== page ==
I am a living proof that depression and an accumulation of clutter go hand in hand. I was admired from my early childhood for my natural abilities to make any space organised and clutter-free in no time at all. I had no problems in brief evaluations and confident decisions in regards to what should stay and what should go. My personal space was always tidy, organised and clutter-free.
This has changed. Not overnight, but slowly and surely. My low mood turned into depression over the years, and at the beginning I did not even notice the total chaos in my home. I was falling apart and so did the order in my environment.
Creeping out of depression was not an easy journey. Discovering that I was no longer capable to manage my ‘stuff’ and my home amplified my stress and pain.
Before I knew it, I was on a battlefield. I tried to win the battle by ignoring my clutter and chaos. This strategy did not work and I found myself a casualty of this war.
I tried to convince myself that focusing on decluttering is not important or urgent. Increased stress followed, prompting me to begin addressing my problems…
Then came a shock!
I knew my boyfriend was moving in, but somehow I managed to ignore the fact that he was turning up with a load of HIS ‘stuff’! I still remember the delivery truck driver asking me ‘ Where shall we put the mattress?’ I wanted to scream: ‘I already have a king-size bed and a mattress! Take it away!’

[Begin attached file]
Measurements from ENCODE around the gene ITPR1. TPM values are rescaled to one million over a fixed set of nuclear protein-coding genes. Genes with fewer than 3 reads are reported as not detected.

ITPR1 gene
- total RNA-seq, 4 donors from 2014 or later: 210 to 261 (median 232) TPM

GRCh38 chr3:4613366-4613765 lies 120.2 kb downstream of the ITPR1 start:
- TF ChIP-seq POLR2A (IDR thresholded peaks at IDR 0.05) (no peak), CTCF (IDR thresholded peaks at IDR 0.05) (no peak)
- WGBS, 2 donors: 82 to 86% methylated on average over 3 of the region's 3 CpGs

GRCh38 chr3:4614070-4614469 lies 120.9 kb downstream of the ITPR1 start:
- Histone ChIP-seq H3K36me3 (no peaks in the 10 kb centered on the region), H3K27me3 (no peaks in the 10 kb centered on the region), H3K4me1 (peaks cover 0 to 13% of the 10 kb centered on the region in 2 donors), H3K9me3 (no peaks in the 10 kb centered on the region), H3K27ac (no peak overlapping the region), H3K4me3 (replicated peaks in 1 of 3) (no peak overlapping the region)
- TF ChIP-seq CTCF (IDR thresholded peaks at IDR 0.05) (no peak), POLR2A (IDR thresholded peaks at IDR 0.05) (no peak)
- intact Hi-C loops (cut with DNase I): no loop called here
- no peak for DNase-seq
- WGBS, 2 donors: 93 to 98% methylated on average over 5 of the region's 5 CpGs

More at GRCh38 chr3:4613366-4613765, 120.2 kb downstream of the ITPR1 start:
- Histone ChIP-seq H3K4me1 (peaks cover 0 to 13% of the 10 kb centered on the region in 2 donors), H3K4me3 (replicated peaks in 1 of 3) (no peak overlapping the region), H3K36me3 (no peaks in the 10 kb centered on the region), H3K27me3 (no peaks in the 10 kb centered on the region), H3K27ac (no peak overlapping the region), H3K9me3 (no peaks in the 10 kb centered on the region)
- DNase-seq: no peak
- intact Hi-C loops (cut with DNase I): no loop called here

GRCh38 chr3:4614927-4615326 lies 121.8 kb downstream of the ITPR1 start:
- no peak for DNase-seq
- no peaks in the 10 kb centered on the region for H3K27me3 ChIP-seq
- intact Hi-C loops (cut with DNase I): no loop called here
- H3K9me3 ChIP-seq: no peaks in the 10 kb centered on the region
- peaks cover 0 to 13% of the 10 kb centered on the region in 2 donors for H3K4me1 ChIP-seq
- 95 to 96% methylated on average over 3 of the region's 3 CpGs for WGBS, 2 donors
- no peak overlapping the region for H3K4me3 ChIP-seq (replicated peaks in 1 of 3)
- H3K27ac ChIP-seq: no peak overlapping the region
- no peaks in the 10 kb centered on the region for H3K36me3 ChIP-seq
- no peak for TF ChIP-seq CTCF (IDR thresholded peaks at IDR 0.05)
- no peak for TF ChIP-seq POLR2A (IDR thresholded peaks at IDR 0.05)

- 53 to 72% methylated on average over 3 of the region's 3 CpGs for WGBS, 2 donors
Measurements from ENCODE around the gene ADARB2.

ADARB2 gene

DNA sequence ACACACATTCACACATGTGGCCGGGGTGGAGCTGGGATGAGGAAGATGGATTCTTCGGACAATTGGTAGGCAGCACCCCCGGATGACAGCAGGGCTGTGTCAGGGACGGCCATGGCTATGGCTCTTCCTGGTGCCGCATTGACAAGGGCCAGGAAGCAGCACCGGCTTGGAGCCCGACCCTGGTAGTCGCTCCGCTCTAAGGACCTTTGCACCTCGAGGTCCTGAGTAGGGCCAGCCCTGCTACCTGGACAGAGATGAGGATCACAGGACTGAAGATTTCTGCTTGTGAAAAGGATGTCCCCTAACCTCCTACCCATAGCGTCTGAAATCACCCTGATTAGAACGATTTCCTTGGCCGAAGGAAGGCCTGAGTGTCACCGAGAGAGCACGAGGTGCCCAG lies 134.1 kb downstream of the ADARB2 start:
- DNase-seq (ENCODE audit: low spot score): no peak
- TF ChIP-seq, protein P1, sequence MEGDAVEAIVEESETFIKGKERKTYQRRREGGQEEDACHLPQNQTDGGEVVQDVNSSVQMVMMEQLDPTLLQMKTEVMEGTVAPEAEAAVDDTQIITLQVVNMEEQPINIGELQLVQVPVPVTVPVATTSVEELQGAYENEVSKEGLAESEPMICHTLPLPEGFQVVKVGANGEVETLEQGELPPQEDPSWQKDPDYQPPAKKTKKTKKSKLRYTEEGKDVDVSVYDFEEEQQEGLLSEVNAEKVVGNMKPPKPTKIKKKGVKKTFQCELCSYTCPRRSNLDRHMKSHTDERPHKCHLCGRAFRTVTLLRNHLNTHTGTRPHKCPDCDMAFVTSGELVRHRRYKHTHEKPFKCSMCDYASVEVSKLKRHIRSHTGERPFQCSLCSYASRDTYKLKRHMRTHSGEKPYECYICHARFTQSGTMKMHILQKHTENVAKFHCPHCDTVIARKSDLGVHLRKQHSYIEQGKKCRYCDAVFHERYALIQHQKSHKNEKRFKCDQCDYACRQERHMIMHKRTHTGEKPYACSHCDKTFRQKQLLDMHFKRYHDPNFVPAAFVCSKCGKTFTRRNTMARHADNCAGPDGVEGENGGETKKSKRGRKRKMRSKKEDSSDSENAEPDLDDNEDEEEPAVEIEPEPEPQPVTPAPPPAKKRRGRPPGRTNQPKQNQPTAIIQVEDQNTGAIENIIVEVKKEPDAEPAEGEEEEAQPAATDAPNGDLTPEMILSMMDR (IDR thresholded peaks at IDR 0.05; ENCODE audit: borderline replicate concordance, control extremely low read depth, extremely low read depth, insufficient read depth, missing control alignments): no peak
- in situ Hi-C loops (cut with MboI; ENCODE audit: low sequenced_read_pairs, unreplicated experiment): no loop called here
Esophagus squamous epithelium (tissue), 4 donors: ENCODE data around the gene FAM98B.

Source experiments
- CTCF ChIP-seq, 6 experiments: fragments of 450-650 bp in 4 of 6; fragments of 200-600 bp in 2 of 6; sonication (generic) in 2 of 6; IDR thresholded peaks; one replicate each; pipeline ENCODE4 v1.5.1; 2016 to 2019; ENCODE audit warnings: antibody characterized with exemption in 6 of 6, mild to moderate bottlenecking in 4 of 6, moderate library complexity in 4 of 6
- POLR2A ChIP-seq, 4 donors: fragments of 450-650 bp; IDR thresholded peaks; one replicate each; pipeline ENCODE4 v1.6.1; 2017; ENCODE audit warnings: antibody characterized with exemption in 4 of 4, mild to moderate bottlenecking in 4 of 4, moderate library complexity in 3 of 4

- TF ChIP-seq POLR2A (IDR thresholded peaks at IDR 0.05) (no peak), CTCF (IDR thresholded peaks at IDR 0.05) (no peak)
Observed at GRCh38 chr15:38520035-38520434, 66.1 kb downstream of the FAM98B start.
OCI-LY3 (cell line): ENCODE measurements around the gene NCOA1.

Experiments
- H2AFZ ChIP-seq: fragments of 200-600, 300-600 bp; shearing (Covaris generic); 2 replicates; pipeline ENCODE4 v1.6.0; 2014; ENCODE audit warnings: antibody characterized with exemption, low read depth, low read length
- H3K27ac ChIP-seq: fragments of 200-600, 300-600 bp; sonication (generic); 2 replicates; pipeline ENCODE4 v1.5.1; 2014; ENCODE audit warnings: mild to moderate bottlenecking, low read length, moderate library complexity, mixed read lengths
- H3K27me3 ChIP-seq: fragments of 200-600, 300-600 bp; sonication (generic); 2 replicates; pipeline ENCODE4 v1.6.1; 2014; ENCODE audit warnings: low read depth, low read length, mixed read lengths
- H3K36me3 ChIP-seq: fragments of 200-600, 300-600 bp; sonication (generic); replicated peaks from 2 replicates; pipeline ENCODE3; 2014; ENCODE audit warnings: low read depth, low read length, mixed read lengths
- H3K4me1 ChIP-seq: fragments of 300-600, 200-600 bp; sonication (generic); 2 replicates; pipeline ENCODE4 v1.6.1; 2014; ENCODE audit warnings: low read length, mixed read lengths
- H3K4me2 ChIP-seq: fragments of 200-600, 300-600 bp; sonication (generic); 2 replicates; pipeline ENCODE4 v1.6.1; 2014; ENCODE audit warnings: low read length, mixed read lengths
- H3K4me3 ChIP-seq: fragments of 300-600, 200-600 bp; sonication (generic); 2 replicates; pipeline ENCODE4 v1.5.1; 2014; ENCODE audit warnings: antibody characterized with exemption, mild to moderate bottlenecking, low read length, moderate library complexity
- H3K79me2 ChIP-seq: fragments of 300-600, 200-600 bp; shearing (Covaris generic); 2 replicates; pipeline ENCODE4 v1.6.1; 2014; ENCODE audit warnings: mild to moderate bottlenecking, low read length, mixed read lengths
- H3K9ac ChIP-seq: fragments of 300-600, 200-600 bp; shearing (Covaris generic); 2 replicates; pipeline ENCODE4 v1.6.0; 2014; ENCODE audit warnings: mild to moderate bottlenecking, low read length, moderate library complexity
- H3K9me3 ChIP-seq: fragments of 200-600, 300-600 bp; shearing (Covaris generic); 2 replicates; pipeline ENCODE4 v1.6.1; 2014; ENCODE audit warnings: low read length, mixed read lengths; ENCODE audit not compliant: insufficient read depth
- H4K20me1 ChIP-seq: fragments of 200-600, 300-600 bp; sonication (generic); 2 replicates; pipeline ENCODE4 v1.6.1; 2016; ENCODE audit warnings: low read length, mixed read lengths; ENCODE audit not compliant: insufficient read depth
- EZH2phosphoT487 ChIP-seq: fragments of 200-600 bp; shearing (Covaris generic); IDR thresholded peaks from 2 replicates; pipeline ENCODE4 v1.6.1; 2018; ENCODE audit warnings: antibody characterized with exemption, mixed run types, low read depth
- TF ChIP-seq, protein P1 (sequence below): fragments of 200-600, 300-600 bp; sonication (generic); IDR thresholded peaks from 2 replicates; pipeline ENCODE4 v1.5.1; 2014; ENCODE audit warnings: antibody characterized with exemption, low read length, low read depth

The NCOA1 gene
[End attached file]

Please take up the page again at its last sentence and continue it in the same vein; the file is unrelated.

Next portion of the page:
For the next couple of years we were sleeping on a ‘Triple-Decker mattress’. Finally we had to dispose my bed, as getting in and out of it was bordering with competing for the Olympics, especially taking into account my heavily pregnant tummy.
Mike and I have been living together over five years now and the state of our home is causing me lots of stress each and every day. Even though I am no longer feeling depressed, I have this constant feeling of being stuck. Having clutter drains my energy!
So, I have decided to conduct this experiment to investigate whether decluttering can bring you the benefits it claims to bring.
What I am planning to do?
1. Let go of all my useless stuff.
2. Let go of all the stuff that has negative associations in my brain or drains my energy.
3. Let go of all the stuff that I no longer need and that does not resonate with my new life and my goals.
4. Let go or fix all the broken stuff.
5. Let go or finish all my unfinished projects.
6. Give away all the ‘good quality’ stuff, mentioned above, to good causes.
7. Discover what stuff lifts my spirits and improves my moods, and make it available for me to use often.
8. Develop new habits and routines to support me in winning this clutter game.
9. Complete all the above before the autumn equinox.
That’s it for now. You are more than welcome to come back and check my progress.
Any comments, advice and suggestions will be met with kind gratitude. I truly need it!